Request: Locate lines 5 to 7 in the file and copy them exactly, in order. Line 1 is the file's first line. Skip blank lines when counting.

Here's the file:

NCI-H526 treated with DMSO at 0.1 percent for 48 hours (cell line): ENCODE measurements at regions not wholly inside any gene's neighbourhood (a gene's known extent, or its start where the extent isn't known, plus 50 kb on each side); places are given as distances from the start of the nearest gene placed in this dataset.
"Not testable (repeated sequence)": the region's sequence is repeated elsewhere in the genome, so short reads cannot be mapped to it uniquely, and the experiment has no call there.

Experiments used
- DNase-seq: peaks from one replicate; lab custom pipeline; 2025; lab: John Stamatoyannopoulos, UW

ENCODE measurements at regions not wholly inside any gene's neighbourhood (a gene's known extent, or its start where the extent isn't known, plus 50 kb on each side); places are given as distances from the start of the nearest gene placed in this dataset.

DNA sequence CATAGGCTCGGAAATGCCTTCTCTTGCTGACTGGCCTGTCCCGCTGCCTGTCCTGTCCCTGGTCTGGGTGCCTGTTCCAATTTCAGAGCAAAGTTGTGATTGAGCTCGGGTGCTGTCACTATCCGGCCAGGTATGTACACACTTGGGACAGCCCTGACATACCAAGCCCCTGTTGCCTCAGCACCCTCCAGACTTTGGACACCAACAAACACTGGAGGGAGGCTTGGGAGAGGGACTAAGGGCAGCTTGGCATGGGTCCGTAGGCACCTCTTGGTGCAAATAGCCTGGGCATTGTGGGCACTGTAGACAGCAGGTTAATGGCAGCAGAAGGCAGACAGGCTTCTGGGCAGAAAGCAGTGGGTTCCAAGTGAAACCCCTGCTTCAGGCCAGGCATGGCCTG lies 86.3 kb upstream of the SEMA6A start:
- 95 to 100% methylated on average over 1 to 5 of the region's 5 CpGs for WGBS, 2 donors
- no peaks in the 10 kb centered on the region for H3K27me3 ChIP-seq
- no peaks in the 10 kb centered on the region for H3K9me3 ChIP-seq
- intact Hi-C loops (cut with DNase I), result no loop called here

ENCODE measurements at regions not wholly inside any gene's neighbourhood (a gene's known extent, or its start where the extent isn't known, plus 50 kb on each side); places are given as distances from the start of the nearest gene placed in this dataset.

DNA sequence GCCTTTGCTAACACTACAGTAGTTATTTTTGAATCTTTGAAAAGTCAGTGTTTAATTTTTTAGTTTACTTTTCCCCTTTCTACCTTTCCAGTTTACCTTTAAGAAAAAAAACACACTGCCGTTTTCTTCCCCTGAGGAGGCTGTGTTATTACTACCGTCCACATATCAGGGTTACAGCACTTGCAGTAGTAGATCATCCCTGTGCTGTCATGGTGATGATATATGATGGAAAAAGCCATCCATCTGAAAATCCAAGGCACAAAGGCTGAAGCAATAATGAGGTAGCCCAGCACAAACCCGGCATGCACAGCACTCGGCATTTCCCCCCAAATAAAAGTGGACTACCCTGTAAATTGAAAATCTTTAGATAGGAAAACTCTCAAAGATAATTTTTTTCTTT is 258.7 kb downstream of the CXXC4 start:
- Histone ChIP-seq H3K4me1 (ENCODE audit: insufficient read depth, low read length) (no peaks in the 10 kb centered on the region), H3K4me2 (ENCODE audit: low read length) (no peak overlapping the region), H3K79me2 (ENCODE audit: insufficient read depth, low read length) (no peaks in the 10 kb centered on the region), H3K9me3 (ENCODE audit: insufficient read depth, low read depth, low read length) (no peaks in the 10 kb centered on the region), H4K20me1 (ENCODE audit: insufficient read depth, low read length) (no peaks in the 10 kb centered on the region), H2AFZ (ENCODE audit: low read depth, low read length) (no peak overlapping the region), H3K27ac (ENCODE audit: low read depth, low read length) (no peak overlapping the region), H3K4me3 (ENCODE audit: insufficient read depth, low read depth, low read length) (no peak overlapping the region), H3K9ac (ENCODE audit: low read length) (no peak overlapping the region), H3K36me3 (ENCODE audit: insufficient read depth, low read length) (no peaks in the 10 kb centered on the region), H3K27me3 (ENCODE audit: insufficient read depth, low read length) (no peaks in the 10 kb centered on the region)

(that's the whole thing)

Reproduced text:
ENCODE measurements at regions not wholly inside any gene's neighbourhood (a gene's known extent, or its start where the extent isn't known, plus 50 kb on each side); places are given as distances from the start of the nearest gene placed in this dataset.

DNA sequence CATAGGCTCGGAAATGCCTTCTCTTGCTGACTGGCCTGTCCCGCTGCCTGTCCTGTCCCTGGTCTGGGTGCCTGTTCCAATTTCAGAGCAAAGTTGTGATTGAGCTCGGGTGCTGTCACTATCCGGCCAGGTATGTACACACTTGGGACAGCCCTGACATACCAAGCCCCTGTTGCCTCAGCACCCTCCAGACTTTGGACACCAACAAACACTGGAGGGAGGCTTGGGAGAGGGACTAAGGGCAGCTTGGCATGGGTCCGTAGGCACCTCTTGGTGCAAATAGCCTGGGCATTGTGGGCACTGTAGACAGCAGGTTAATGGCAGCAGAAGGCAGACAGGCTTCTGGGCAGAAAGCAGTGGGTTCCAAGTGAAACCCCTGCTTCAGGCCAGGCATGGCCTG lies 86.3 kb upstream of the SEMA6A start:
- 95 to 100% methylated on average over 1 to 5 of the region's 5 CpGs for WGBS, 2 donors